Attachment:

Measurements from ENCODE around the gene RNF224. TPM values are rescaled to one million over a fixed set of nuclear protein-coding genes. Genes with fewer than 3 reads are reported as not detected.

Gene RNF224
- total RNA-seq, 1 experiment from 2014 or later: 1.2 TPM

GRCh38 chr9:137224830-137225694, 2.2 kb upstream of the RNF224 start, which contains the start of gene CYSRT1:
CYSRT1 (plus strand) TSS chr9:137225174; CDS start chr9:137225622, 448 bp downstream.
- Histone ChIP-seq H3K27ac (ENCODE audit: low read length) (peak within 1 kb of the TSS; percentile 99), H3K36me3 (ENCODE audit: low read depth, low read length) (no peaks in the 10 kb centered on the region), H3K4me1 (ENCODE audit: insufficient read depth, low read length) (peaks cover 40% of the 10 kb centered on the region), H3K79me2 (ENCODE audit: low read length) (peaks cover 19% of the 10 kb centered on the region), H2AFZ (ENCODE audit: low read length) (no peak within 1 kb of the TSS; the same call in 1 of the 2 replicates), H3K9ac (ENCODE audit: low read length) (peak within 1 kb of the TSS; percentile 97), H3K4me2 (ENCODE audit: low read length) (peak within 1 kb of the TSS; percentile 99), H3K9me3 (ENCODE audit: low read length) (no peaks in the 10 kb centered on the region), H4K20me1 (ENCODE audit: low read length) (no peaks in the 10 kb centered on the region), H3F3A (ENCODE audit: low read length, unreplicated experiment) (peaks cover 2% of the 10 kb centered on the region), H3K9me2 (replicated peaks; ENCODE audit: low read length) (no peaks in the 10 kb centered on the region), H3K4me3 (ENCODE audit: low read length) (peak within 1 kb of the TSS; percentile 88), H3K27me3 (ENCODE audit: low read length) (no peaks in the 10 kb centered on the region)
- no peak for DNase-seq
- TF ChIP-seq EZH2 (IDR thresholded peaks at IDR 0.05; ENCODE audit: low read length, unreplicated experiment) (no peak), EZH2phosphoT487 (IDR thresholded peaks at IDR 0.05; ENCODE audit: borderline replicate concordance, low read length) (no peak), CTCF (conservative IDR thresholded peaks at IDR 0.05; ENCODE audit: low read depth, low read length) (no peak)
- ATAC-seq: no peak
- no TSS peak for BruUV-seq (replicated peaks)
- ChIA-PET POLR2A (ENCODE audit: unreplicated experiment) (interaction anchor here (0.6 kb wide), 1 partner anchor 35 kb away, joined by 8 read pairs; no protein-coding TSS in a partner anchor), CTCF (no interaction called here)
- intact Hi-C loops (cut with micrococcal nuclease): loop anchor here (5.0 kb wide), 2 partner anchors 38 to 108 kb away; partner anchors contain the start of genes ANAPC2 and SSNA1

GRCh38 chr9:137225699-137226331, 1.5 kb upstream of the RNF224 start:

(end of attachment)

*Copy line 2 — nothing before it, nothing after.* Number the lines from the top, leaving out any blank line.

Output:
Gene RNF224